The wines below made an educational pair- the technical/analytic numbers are reasonably similar; the wines (from a year with plenty of botrytis) are very different. Corks were respectable for their age.
2006 Wehlener Sonnenuhr Riesling Spatlese 8%
91 g/l residual sugar
Light gold colour, and highly aromatic- camphor, wax, tropical fruits especially mango, and a little petroleum. Palate is varietal, clean, lively and delicious.
Drink to 2025, 90 points
2006 Brauneberger Juffer-Sonnenuhr Riesling Spatlese 9.5%
106 g/l residual sugar.
A slightly deeper gold colour than its sibling; and a bit shyer aromatically, but displaying honey, and minerals., The palate is weightier, fleshier, creamier and richer, with brown spice, mineral, ripe apple and blackcurrant. This wine is drinking beautifully.
Drink to 2030, 92 points.
2007 Willi Schaefer Graacher Domprost Riesling Auslese #17, 7.5%
94 g/l residual sugar- serious territory.
The wine is still a bright pale gold colour, with more “presence” than the two Kabinetts opened earlier. There is a touch of petroleum, which does not detract from the array of white peach, white flower, ripe red apple, lemon sherbet and flinty aromatics; the palate is sensual, with those fruit flavours melding with light honey viscosity and a twangy vibrant acidity. This wine is a parcel of delectability, and a fine example of a Mosel sweetie with some bottle development – with great prospects for its future.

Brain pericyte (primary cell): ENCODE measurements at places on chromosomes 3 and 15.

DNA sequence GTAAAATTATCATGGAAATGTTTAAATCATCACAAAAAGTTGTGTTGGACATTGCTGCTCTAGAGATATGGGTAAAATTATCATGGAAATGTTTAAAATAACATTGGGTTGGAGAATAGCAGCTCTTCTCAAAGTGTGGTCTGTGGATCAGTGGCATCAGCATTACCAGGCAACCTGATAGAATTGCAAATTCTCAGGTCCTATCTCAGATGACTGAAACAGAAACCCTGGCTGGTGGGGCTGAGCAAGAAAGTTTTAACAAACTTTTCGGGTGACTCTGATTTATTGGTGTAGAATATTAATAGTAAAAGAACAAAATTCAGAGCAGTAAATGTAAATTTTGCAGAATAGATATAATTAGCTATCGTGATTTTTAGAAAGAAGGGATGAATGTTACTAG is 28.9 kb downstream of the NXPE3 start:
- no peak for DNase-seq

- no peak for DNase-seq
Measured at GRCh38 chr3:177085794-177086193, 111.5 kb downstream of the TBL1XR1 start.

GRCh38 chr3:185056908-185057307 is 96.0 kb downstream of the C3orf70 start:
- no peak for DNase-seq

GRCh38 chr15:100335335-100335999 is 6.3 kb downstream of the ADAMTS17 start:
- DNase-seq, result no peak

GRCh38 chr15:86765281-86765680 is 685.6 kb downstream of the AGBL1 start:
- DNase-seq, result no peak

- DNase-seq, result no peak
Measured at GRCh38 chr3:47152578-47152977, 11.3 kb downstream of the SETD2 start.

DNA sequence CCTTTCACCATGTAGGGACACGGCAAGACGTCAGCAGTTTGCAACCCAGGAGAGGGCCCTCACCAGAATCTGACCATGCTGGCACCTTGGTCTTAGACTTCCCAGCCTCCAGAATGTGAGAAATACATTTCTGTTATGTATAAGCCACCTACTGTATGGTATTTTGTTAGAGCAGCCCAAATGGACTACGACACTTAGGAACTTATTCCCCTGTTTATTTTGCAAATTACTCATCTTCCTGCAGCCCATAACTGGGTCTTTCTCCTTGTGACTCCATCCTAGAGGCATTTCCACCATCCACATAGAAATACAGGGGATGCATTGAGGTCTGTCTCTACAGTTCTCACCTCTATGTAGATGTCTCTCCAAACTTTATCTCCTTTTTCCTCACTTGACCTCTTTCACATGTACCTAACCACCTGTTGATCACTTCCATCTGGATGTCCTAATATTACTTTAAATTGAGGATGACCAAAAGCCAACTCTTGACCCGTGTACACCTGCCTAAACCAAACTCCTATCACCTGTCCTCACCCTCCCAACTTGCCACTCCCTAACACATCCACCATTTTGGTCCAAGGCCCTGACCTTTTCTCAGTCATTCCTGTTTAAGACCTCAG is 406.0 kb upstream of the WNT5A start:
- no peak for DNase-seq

Drink to 2033, and 94 points
Willi Schaefer is an extremely well-regarded Mosel producer, whose wines have been available ( in Australia) for around the last ten years through Eurocentric. Riesling is their forte, with well-sited blocks producing a wide range of excellent wines. Two wines tasted below demonstrate the cellar-worthiness of even “humble” Kabinetts, and their refreshing delivery of full flavours at modest alcohol levels.
2008 Willi Schaefer Graacher Domprost Riesling Kabinett #2 7.5%
52 g/l residual sugar. Pale lemon/gold colour, this wine shows stonefruit characters, and is an earthier, rounder, softer expression than its sibling below; the palate shows preserved lemon , but this is a delicious easy-drinking Riesling with lovely acidity. While there is no obvious cork detriment, I will not be surprised if other bottles show greater vibrancy, and look forward to testing this in the next few months.
Drink to 2023, and 89 points
2008 Willi Schaefer Wehlener Sonnenuhr Riesling Kabinett #9 7.5%
46 g/l residual sugar. Again this wine is a pale, lemon/gold colour, but slightly brighter. This wine displays a multitude of scents- stonefruit (nectarine), minerals and drive. The palate really lights up with spices, red apple, green plum, and sweet lemon. Providing sensual approachability, this wine combines finesse with balance.